Calculating chain length for SRAM 1x

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  • The way I've always calculated chain length for Shimano 2x systems is either:

    1. Use an online calculator like­ke/chain_length/chainlengthcalc.html

    2. Wrap a chain around the biggest chainring and biggest sprocket to see where they meet. Add 2 pins, and cut the chain there.

    I recently bought a bike that uses SRAM Rival 1x gears, and would like to know how to calculate the right chain length for it, primarily so that I can make sure I avoid buying a replacement chain that is too short out of the packet.

    The SRAM manual (page 14 of­nt-hierarchy/user-manuals/sram-road/driv­etrain/95-7518-007-100-1x-rev-a-road-sys­tem-user-manual-eeu.pdf) suggests wrapping the chain around the biggest sprocket and the chainring, and then adding 4 pins. So that's similar to what I've done in the past for Shimano.

    Using that method, it looks like I should have use a 55 inch chain. The online chain length calculator also agrees with 55 inch.

    However, the current chain on there (came like that from the factory) has an extra 6 pins of length on top of what either of my normal methods think it should be. It is 58 inches.

    The bike has ridden fine over the past year, with no noticeable issues. When I come to replace the chain should I replace like for like and go with 58 inches? Or should I trust the SRAM manual and online calculator and go with 55 inches? I'm loathe to "just try 55 inches", as once I've cut the chain it'll be a bit of a pain if I decide it's actually too short and I should go back up to 58.

  • The SRAM manual suggests wrapping the chain around the biggest sprocket and the chainring, and then adding 4 pins

    This. Big to big, plus 2 whole links. There's flexibility both ways so it may have been fine with a few extra links do you can have a slack chain in the smallest cogs, the rest would be fine

  • There's no correct answer. Usually the instructions you find are for finding the shortest chain length that will work, but generally the system works just as well with a chain that's a few links longer than that, as long as it's not too long.

    Shift to the smallest cog and see how well the cage is taking up the slack. If the cage is all the way back or the upper jockey wheel is touching the lower run of chain (or close to touching), your chain is too long.

  • Small/small; a little tension on the derailleur. Done.
    What's with all the adding and subtracting?

  • THIS is the right way, for any system. And if in doubt, cut longer. You can always remove a link when everything it's set up and working.

  • Isn't there then a risk that the chain is too short for the large/large combination?

    Consequences if a chain that is too short seem much worse than one that is too long, based purely on internet horror stories.

  • Nope. Unless you ham handed and pull too much tension on the cage. If anything, it gives you breathing room.

    I've used this daily from bling bikes, to 1x to Bromptons to everything in between.

  • Yeah but if you’ve fitted too large a cassette or too short a cage and you set chain length based on the smallest combination, as hazzelfrazzel points out, you’re going to run into trouble when your chains too short and you grind to a halt with your jockey wheels in your spokes. In practise it would rarely happen but I feel like it’s just safer to suggest setting chain length based on the biggest combination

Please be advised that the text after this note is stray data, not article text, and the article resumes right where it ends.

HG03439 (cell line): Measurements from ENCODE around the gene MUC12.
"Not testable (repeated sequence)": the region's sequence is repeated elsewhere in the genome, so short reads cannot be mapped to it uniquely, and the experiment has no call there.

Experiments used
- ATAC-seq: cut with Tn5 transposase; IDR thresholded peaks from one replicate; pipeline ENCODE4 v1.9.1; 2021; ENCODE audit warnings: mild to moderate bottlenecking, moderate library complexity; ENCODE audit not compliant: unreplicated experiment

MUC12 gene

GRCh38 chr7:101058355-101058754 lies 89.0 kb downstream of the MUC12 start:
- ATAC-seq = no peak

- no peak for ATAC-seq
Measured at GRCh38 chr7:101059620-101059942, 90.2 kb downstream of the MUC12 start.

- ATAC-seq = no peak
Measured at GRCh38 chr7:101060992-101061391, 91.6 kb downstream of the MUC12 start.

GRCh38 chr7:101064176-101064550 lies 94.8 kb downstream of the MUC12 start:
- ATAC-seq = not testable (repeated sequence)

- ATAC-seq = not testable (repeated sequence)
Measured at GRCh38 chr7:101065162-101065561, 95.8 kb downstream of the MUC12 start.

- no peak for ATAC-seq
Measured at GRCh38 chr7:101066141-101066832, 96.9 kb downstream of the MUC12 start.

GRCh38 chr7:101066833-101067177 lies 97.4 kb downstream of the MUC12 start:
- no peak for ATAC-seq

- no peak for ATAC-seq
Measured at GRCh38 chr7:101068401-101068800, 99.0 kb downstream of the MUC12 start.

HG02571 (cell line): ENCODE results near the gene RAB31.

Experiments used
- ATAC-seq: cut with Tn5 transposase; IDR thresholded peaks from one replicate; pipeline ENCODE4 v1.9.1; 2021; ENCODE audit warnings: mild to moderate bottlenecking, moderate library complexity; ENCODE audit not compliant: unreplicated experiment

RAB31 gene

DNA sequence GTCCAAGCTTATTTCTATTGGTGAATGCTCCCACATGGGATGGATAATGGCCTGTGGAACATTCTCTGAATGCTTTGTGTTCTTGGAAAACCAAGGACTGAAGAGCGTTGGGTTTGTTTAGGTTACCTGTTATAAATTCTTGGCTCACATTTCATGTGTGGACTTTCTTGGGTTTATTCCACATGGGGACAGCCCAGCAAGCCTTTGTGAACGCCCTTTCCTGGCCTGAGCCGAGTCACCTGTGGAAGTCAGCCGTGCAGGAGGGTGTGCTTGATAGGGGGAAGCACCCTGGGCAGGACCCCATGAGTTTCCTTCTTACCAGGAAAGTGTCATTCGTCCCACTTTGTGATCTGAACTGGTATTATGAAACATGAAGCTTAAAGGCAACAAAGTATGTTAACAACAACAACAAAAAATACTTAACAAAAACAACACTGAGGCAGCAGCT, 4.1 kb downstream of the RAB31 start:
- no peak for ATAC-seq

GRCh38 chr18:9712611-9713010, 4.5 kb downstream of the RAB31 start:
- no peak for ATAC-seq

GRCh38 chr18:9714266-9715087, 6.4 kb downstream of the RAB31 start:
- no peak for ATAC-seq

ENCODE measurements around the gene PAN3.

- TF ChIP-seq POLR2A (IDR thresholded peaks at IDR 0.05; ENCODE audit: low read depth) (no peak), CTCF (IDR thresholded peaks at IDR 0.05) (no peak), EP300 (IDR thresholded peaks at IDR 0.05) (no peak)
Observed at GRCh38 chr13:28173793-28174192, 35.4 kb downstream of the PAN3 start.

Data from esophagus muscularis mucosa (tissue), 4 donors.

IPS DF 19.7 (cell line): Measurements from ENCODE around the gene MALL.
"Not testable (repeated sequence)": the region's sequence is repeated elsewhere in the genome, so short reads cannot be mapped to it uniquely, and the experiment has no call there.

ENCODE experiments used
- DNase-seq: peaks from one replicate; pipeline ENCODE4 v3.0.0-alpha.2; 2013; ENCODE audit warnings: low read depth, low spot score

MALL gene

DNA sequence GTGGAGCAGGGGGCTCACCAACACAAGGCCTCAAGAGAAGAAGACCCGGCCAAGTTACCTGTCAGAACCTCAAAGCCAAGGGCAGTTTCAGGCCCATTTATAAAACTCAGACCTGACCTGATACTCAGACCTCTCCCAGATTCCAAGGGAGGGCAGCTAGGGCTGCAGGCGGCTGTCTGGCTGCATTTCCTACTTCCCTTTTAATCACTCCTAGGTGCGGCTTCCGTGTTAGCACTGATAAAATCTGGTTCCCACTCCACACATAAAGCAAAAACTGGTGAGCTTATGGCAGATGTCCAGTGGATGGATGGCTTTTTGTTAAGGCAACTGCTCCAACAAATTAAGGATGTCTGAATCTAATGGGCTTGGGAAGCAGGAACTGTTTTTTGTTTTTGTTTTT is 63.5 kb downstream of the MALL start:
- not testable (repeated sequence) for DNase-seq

• fitted too large a cassette or too short a cage

    But then that's your problem, not the chain length.

  • What's with all the adding and subtracting?

  • That’s not much consolation when you’re lying in the road.
    If it’s less nasty for your chain to be too long than too short, why not suggest to people asking, such as in this thread, to start with the biggest combination and go from there rather than the way of a qualified mechanic who’ll spot a problem like the wrong cassette before the chain comes out of the box.

  • Surely people test their gears when changing drive train parts, before going on a ride? They should, anyway.

    I'm not saying I recommend the small-small method per se. But if you've done everything right, it's a perfectly fine method. I do agree the big-big method is safer.

  • If you've done so, it doesn't matter if you've done chain calculations or small-small, you're still fucked no?
    You're either working to the recommended manufacturer recommendations or you're pushing limits and thus pushing working parameters. At that point, you really shouldn't be online asking for recommended methods, as you're far outside the scope of recommended calculations.

    Doesn't matter what you're doing, always test before use. Then shakedown, test again, then ride.

    I've also read what OP was saying, he's on a 1x system, so my recommendation isn't misplaced.

  • The Lennard Zinn book specifically says for the SRAM 1x setups to go big-big with 2x full links overlap with inner at both ends, then add your quicklink for a total of 2.5 links of overlap.

  • A quick link is a whole link. Whenever people say 'two full links', they're actually saying four links. Maybe the misuse of the word link is causing people to cut their chains too short...

  • The Lennard Zinn book...

    A book is already out of date by the time you pick it up.

  • I've been really impressed by this book to be honest.

    With respect to a definition of a link indeed it is confusing and used differently by different people. Zinn does have a drawing of what he means by 'a whole link' so at least there is no confusion for the reader.

  • It says it on the packaging. I never heard anyone complain they only got 50% of the advertised amount of chain.

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Calculating chain length for SRAM 1x

Posted by Avatar for hazzelfrazzel @hazzelfrazzel